Vol. XIX / No.19 / December 1996
Soundcheck - review
The Pulse of an Irishman
Celtic folk tunes with a classical flavor? Sounds like another crossover marketing ploy, but back in 1809 they didn't have to hire a hack arranger to reconstruct how Auld Lang Syne would have sounded had Beethoven written it. They could get Beethoven himself. In all, Beethoven arranged over 180 Irish, Welsh and Scottish songs, 21 of which have been included on this new release featuring five of the Southern Tier's best and brightest young singers.
Steven Stull, Kimberly LaGraff, Timothy LeFebvre, Linda Larson and Todd Geer have become familiar figures on the stages of the Ithaca, Tri-Cities and Syracuse Operas and are versatile enough to be a welcome presence in the Broadway repertory. It's the combination of strong classical technique combined with ease and naturalness of expression that make this disc such a pleasure to listen to.
Steve and Timothy blend hauntingly in the wistful Farewell Bliss and Farewell Nancy , Todd adds his verve to the charming Sally in Our Alley (my personal favorite), Linda sings sensitively about Faithfu' Johnie , and the whole group joins on an uptempo version of Auld Lang Syne , a sprightly alternative to what one usually hears on New Year's Eve. The instrumental accompaniment, played by pianist Kathy Hansen, violinist Brian Brooks and cellist Laura Kramer, bears the clear imprint of Beethoven's personality. This disc will fill a gap in the Beethoven discographies of most classical listeners, and Celtophiles may also find that these alternative takes on the traditional tunes are, like Sally, right up their alley.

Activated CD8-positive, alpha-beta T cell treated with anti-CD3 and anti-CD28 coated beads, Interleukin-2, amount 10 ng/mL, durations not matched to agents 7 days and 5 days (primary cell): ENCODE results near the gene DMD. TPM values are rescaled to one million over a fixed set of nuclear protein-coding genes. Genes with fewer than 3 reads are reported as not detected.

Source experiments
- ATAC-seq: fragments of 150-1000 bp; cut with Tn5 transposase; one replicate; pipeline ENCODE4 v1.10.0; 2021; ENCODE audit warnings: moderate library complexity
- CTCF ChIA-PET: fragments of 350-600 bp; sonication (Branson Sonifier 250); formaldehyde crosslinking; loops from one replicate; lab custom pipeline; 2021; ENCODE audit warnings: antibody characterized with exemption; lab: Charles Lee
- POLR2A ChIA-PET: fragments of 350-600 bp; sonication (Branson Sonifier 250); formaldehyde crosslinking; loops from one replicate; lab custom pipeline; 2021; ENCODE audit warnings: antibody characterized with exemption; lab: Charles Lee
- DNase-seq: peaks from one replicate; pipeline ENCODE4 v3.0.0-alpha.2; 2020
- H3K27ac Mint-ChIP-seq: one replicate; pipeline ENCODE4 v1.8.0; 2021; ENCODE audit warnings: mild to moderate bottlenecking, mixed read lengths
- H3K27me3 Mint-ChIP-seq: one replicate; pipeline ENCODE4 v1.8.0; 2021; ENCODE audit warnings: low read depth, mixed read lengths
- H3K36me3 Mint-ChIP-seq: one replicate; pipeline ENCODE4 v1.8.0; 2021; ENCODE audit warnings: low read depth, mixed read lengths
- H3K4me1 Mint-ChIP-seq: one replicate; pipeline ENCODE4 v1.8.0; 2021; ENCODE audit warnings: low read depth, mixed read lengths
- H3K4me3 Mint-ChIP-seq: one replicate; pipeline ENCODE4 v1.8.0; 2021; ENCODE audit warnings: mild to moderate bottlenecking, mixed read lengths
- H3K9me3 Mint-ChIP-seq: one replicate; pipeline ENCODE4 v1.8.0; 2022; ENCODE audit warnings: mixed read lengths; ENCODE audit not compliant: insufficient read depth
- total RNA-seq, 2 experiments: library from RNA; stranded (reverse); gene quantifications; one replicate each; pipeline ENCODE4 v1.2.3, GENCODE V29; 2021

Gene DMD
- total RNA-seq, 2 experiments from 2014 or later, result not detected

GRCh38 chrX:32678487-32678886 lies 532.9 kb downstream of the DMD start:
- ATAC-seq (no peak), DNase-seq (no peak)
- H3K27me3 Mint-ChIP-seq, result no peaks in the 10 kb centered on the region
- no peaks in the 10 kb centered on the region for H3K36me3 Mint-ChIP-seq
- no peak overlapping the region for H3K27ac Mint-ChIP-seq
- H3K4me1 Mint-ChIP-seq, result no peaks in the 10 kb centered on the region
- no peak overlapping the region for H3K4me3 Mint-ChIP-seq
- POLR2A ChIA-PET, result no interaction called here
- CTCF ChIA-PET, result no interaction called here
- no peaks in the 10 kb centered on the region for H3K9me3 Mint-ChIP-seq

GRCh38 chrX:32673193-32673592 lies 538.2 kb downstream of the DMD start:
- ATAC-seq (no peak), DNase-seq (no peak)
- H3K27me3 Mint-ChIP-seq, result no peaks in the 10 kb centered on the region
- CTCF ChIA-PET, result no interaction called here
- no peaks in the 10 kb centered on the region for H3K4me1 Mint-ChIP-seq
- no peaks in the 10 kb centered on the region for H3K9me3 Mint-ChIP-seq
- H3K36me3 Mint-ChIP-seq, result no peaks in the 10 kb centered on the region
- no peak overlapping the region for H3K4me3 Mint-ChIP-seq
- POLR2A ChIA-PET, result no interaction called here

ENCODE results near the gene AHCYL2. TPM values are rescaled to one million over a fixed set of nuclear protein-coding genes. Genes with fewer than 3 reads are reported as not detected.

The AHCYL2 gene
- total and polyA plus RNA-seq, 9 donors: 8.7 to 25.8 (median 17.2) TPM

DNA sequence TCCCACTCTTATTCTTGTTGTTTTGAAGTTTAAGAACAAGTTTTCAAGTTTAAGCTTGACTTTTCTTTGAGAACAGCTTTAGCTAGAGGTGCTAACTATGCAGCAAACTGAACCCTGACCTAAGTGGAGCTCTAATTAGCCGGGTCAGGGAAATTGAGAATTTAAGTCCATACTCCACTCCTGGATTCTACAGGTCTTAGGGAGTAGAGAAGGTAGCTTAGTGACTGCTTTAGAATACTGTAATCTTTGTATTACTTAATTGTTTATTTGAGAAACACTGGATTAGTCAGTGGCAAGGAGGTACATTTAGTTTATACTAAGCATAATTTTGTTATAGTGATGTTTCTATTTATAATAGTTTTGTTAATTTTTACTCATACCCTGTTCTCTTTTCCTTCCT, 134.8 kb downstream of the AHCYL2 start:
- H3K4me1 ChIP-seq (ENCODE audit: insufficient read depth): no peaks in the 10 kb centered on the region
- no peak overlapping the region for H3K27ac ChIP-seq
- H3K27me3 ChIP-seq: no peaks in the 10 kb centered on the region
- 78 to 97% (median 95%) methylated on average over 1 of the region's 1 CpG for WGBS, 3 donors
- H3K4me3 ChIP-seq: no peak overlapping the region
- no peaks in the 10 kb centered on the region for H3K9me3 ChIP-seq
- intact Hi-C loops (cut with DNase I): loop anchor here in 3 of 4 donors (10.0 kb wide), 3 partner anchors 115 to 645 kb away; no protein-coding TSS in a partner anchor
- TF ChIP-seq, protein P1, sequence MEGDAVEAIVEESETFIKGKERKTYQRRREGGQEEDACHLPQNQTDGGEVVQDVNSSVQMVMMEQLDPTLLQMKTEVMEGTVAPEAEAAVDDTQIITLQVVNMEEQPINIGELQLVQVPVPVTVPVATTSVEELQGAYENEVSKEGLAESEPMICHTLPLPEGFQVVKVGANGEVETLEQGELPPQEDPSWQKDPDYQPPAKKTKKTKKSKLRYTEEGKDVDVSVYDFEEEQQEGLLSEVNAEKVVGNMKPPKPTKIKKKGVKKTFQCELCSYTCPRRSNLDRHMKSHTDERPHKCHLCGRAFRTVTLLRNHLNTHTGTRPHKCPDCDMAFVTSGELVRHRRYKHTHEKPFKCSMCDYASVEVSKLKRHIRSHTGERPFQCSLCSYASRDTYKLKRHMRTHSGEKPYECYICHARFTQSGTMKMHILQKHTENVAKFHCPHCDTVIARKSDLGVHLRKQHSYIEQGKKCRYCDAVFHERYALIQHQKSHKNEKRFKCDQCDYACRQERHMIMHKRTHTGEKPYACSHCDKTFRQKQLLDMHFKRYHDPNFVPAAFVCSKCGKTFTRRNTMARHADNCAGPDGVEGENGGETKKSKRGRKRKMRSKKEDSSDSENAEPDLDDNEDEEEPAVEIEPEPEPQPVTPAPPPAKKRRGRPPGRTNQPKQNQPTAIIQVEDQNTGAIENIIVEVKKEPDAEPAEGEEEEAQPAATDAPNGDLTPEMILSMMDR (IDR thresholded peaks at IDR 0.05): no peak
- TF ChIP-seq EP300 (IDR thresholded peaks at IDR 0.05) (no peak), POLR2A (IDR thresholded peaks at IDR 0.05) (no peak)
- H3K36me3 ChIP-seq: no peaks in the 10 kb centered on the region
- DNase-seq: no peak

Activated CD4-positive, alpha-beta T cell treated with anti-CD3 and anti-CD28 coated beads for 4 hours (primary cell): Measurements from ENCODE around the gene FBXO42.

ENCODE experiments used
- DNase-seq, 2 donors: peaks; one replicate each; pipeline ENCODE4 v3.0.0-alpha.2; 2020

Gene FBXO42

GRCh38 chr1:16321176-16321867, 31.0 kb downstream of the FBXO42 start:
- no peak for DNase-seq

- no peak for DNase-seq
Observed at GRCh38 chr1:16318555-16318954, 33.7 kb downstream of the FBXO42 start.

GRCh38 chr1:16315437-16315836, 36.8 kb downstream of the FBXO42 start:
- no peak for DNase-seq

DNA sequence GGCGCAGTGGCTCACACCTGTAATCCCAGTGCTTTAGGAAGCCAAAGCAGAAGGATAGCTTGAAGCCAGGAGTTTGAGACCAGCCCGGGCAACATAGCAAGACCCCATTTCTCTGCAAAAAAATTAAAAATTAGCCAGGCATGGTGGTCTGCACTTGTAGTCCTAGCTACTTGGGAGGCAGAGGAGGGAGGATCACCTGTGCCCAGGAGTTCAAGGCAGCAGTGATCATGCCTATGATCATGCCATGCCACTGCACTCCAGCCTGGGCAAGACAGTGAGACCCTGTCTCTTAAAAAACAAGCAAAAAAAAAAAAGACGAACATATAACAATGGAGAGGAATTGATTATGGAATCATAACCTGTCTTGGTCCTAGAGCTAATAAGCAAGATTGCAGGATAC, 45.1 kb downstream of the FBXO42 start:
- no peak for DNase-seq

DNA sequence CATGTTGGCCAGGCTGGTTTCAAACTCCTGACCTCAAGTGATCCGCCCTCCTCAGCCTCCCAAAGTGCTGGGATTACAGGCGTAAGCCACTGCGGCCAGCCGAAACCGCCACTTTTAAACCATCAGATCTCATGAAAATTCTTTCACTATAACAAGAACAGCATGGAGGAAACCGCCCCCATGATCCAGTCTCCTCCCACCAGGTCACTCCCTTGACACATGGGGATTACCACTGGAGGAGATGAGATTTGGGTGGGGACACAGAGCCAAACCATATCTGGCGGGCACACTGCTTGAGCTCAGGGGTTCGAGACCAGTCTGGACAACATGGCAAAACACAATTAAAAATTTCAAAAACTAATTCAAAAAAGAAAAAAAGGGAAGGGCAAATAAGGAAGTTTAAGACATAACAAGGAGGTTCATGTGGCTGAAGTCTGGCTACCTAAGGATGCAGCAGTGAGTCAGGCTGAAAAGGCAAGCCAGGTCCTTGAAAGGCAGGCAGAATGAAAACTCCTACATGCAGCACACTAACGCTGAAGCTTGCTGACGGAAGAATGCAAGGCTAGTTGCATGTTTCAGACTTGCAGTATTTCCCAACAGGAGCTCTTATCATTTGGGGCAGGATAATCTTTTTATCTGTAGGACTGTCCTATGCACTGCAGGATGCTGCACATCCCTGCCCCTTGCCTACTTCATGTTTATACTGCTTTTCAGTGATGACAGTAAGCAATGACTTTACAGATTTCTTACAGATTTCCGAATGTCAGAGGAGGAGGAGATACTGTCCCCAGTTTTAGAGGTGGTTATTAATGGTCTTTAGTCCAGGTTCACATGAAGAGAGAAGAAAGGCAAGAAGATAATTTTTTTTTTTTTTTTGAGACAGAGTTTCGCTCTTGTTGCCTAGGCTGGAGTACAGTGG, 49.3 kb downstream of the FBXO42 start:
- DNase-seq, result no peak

Review by Mark G. Simon